Fresh Spectre Vulnerabilities May Force Cloud Providers to Disable Intel Hyper-Threading

Fresh Spectre Vulnerabilities May Force Cloud Providers to Disable Intel Hyper-Threading

Fresh Spectre Vulnerabilities May Force Cloud Providers to Disable Intel Hyper-Threading

Last year, when the news of the Spectre processor vulnerability first surfaced, researchers warned that it could be exploited in multiple ways. On Tuesday, four different exploits surfaced, all taking advantage of weaknesses in Intel processors. They have collectively called Microarchitectural Data Sampling (MDS), and affect all Intel processors since 2011, according to the chip maker.

While software providers are rushing patches out to remedy the vulnerabilities, end-users will still pay a performance penalty, as part of the remediation involves shutting off the performance-enhancing Hyper-Threading in Intel chips.

“This vulnerability is probably of greatest impact to dense, multitenant public cloud providers. In single-user environments, it’s far less interesting than in places where one tenant may be able to spy on another,” Twistlock Chief Technology Officer John Morello wrote in an e-mail. Because disabling Hyper-Threading will slow the processor speeds — Apple, for example, has seen “up to 40%” degradation in server performance from disabling Hyper-Threading — such measures “could introduce real costs from the loss of available density in these cloud providers’ environments,” he wrote.

 

DigitalOcean, for instance, has advised its users to update their internal Droplet kernels with the latest available bug fixes and security patches.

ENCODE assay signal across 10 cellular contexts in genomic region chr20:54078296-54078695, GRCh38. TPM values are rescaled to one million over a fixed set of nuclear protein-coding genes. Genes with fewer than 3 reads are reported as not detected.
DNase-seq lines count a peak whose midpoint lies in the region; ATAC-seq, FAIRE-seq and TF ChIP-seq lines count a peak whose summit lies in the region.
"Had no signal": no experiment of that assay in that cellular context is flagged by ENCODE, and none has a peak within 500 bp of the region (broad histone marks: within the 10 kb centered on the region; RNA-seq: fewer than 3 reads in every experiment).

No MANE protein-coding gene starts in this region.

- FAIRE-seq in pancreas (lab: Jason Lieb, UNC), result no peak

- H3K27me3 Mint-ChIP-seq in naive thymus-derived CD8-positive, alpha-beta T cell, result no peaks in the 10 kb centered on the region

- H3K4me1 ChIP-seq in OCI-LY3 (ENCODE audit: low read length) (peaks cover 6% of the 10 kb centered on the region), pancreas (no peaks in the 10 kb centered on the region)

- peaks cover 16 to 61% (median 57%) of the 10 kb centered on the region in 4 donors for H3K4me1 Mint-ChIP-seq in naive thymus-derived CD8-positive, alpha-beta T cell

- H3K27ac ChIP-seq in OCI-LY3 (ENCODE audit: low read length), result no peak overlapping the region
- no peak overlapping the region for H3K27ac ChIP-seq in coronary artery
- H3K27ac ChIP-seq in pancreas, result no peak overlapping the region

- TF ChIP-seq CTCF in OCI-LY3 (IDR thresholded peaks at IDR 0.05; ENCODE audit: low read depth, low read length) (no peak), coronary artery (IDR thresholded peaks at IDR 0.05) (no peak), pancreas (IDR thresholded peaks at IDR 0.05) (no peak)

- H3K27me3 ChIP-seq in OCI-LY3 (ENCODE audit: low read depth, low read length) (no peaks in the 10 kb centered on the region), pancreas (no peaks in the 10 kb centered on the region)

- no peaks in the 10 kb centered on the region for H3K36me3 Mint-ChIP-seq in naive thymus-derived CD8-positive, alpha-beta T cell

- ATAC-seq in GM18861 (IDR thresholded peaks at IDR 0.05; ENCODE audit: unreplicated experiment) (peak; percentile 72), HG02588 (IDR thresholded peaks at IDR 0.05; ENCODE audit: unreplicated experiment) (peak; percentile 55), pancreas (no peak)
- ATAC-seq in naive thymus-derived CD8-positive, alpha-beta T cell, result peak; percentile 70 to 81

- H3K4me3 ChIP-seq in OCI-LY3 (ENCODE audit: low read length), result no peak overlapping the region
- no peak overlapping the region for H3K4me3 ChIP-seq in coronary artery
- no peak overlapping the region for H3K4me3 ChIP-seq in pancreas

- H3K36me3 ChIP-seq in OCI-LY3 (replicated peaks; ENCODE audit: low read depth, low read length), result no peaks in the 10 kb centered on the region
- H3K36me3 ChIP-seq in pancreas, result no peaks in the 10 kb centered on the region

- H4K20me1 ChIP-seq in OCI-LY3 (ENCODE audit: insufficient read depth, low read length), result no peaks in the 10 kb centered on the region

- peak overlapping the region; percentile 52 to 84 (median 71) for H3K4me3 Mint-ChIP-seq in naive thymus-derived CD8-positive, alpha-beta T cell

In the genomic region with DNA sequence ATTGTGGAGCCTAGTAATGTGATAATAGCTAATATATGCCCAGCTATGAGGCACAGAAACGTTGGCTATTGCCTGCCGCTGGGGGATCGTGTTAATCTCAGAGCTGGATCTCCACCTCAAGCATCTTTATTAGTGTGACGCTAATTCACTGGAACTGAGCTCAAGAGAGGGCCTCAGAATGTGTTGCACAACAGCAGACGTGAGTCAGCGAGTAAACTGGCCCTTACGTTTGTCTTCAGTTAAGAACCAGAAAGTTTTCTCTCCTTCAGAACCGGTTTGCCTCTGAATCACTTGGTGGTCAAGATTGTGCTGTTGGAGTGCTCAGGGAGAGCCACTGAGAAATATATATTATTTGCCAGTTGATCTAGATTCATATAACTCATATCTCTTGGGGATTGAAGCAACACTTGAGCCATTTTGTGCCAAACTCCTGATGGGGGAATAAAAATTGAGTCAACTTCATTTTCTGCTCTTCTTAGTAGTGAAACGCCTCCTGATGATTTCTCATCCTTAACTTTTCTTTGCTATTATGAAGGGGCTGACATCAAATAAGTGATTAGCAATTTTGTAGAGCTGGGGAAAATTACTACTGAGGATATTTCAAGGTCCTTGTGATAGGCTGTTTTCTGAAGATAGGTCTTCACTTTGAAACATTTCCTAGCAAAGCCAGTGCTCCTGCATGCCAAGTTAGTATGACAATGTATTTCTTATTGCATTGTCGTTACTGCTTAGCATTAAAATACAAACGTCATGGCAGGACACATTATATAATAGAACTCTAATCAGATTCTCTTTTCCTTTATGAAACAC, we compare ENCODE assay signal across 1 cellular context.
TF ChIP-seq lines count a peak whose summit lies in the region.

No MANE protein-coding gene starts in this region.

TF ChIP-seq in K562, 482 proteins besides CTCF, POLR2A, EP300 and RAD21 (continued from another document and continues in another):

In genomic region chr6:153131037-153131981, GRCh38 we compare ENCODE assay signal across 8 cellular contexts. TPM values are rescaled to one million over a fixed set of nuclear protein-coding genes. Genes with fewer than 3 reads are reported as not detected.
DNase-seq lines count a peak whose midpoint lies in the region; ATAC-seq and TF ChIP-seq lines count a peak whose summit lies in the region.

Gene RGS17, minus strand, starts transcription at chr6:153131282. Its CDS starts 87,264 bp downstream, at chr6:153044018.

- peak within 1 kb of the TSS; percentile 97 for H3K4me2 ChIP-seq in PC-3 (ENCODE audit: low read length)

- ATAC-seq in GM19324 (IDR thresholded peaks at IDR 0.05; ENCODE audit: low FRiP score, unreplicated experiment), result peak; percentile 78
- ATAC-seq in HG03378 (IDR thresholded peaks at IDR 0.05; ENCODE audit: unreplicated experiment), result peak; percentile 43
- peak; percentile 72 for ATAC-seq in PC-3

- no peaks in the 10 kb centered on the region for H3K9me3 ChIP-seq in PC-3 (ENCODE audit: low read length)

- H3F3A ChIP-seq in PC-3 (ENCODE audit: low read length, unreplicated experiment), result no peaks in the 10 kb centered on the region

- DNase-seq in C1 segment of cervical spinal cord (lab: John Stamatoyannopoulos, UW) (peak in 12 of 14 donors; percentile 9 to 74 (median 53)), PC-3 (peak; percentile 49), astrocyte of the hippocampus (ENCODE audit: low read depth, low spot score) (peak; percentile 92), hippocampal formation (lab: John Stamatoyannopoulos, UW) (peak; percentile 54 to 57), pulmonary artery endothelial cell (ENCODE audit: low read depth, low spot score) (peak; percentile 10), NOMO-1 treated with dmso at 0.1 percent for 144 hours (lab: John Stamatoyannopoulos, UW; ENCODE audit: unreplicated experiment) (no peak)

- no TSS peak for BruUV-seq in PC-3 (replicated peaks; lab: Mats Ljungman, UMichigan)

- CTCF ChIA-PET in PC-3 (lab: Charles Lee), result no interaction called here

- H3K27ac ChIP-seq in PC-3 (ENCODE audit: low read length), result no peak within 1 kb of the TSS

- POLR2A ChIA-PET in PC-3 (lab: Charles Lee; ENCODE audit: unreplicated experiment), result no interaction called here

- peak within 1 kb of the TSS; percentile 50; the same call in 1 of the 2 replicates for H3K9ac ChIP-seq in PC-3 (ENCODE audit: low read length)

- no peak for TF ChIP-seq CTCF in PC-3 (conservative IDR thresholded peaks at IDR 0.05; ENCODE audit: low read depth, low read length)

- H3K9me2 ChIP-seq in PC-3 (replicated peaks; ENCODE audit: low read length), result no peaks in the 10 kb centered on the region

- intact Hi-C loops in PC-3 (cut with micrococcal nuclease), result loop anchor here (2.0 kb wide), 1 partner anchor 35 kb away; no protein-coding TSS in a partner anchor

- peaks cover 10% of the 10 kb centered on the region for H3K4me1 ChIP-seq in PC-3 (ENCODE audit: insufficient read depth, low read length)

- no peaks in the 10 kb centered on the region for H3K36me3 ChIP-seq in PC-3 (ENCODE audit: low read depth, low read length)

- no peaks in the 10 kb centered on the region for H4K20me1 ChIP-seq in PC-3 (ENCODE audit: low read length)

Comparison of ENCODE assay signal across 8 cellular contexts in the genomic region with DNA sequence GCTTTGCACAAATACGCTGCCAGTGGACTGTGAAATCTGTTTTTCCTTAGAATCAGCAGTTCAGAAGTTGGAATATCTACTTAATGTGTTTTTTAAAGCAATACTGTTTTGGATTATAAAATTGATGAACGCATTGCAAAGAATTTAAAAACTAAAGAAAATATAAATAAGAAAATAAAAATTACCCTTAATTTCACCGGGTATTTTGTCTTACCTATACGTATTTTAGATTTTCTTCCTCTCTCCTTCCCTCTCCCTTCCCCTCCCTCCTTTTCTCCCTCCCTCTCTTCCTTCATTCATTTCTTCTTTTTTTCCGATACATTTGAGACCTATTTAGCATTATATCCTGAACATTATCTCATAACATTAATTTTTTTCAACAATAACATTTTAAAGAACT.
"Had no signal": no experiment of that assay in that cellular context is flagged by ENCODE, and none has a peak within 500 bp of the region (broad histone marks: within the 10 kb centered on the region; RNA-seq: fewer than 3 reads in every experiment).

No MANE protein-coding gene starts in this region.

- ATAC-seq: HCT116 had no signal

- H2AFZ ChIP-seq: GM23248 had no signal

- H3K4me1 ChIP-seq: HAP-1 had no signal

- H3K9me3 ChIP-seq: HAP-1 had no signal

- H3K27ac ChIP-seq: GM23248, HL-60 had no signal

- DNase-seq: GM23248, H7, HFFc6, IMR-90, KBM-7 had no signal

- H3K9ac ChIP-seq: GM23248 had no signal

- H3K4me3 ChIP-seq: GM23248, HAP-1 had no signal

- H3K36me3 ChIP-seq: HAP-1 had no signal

These vulnerabilities all can be used, in various ways, to gain read unauthorized access to privileged memory. According to a Red Hat advisory:

  • CVE-2018-12126 (nicknamed “Fallout”) is a flaw that could lead to information disclosure from the processor store buffer (rated with a severity impact of Important).
  • CVE-2018-12127 is an exploit of the microprocessor load operations that can provide data to an attacker about CPU registers and operations in the CPU pipeline (Severity impact: Moderate).
  • CVE-2018-12130 (“ZombieLoad”) involves the implementation of the microprocessor fill buffers and can expose data within that buffer (Severity impact: Moderate).
  • CVE-2019-11091 is a flaw in the implementation of the “fill buffer,” a mechanism used by modern CPUs when a cache-miss is made on L1 CPU cache (Severity impact: Moderate).

As disclosed last year, Spectre can be used to leak data from a single process, by abusing branch prediction and speculative execution of Intel microprocessors. The vulnerabilities can be remedied by a combination of updating the CPU microcode, applying kernel patches, and disabling Hyper-Threading.

Red Hat has already released kernel security updates to address these vulnerabilities, Red Hat Atomic Host, Red Hat OpenStack Platform, Red Hat Virtualization (RHV/RHV-H), Red Hat Enterprise Linux, going back to RHEL 5. It also advised container users to update their dependencies, notably kernel, kernel-rt, libvirt, qemu-kvm, qemu-kvm-rhev, and microcode_clt.

Red Hat and Twistlock are sponsors of The New Stack.

The post Fresh Spectre Vulnerabilities May Force Cloud Providers to Disable Intel Hyper-Threading appeared first on The New Stack.

 

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